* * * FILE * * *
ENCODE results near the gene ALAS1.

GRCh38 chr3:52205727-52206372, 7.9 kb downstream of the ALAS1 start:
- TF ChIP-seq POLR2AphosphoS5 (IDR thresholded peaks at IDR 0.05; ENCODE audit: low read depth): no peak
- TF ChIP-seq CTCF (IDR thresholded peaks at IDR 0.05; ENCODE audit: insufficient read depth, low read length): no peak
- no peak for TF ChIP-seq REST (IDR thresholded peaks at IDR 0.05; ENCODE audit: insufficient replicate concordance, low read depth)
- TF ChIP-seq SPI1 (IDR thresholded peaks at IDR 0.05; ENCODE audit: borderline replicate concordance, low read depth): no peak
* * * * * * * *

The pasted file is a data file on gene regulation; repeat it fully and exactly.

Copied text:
ENCODE results near the gene ALAS1.

GRCh38 chr3:52205727-52206372, 7.9 kb downstream of the ALAS1 start:
- TF ChIP-seq POLR2AphosphoS5 (IDR thresholded peaks at IDR 0.05; ENCODE audit: low read depth): no peak
- TF ChIP-seq CTCF (IDR thresholded peaks at IDR 0.05; ENCODE audit: insufficient read depth, low read length): no peak
- no peak for TF ChIP-seq REST (IDR thresholded peaks at IDR 0.05; ENCODE audit: insufficient replicate concordance, low read depth)
- TF ChIP-seq SPI1 (IDR thresholded peaks at IDR 0.05; ENCODE audit: borderline replicate concordance, low read depth): no peak